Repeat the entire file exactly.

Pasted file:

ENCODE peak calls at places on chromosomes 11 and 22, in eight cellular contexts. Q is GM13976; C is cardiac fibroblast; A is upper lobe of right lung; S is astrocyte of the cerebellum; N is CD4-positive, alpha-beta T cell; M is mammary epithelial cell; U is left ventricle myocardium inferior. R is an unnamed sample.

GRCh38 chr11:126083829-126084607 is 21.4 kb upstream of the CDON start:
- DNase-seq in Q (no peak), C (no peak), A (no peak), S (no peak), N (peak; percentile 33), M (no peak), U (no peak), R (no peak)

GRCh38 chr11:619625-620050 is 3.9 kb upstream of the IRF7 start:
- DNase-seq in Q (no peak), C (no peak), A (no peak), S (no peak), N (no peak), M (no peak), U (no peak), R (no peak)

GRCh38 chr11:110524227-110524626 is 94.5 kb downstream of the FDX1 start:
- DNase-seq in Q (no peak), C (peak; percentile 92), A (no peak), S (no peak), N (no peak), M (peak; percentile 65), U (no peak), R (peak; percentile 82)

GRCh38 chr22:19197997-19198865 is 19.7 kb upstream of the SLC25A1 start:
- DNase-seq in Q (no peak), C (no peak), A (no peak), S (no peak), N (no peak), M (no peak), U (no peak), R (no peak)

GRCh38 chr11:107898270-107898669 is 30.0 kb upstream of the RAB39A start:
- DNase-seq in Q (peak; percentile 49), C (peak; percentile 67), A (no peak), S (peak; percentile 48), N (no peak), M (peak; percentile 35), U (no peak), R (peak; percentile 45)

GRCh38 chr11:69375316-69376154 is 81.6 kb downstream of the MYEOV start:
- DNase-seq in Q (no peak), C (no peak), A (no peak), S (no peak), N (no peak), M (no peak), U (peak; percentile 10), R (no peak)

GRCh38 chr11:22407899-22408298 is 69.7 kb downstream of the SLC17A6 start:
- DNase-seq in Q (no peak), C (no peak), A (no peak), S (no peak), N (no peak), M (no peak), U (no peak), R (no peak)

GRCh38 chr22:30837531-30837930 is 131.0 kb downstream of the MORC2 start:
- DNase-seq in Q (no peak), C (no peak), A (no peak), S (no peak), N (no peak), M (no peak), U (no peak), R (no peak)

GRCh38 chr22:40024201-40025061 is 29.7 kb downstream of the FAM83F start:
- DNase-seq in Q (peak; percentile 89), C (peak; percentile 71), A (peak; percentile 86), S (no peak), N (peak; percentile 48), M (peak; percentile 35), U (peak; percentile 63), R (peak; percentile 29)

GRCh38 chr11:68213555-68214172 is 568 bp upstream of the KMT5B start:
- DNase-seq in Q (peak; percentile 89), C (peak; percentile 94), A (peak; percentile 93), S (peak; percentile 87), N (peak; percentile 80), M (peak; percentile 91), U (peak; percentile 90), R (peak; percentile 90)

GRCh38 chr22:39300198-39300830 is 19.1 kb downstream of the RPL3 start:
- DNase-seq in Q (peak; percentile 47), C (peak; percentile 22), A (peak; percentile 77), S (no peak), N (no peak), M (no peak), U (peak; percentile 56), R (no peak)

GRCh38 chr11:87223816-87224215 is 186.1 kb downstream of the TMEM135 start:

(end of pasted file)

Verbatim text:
ENCODE peak calls at places on chromosomes 11 and 22, in eight cellular contexts. Q is GM13976; C is cardiac fibroblast; A is upper lobe of right lung; S is astrocyte of the cerebellum; N is CD4-positive, alpha-beta T cell; M is mammary epithelial cell; U is left ventricle myocardium inferior. R is an unnamed sample.

GRCh38 chr11:126083829-126084607 is 21.4 kb upstream of the CDON start:
- DNase-seq in Q (no peak), C (no peak), A (no peak), S (no peak), N (peak; percentile 33), M (no peak), U (no peak), R (no peak)

GRCh38 chr11:619625-620050 is 3.9 kb upstream of the IRF7 start:
- DNase-seq in Q (no peak), C (no peak), A (no peak), S (no peak), N (no peak), M (no peak), U (no peak), R (no peak)

GRCh38 chr11:110524227-110524626 is 94.5 kb downstream of the FDX1 start:
- DNase-seq in Q (no peak), C (peak; percentile 92), A (no peak), S (no peak), N (no peak), M (peak; percentile 65), U (no peak), R (peak; percentile 82)

GRCh38 chr22:19197997-19198865 is 19.7 kb upstream of the SLC25A1 start:
- DNase-seq in Q (no peak), C (no peak), A (no peak), S (no peak), N (no peak), M (no peak), U (no peak), R (no peak)

GRCh38 chr11:107898270-107898669 is 30.0 kb upstream of the RAB39A start:
- DNase-seq in Q (peak; percentile 49), C (peak; percentile 67), A (no peak), S (peak; percentile 48), N (no peak), M (peak; percentile 35), U (no peak), R (peak; percentile 45)

GRCh38 chr11:69375316-69376154 is 81.6 kb downstream of the MYEOV start:
- DNase-seq in Q (no peak), C (no peak), A (no peak), S (no peak), N (no peak), M (no peak), U (peak; percentile 10), R (no peak)

GRCh38 chr11:22407899-22408298 is 69.7 kb downstream of the SLC17A6 start:
- DNase-seq in Q (no peak), C (no peak), A (no peak), S (no peak), N (no peak), M (no peak), U (no peak), R (no peak)

GRCh38 chr22:30837531-30837930 is 131.0 kb downstream of the MORC2 start:
- DNase-seq in Q (no peak), C (no peak), A (no peak), S (no peak), N (no peak), M (no peak), U (no peak), R (no peak)

GRCh38 chr22:40024201-40025061 is 29.7 kb downstream of the FAM83F start:
- DNase-seq in Q (peak; percentile 89), C (peak; percentile 71), A (peak; percentile 86), S (no peak), N (peak; percentile 48), M (peak; percentile 35), U (peak; percentile 63), R (peak; percentile 29)

GRCh38 chr11:68213555-68214172 is 568 bp upstream of the KMT5B start:
- DNase-seq in Q (peak; percentile 89), C (peak; percentile 94), A (peak; percentile 93), S (peak; percentile 87), N (peak; percentile 80), M (peak; percentile 91), U (peak; percentile 90), R (peak; percentile 90)

GRCh38 chr22:39300198-39300830 is 19.1 kb downstream of the RPL3 start:
- DNase-seq in Q (peak; percentile 47), C (peak; percentile 22), A (peak; percentile 77), S (no peak), N (no peak), M (no peak), U (peak; percentile 56), R (no peak)

GRCh38 chr11:87223816-87224215 is 186.1 kb downstream of the TMEM135 start: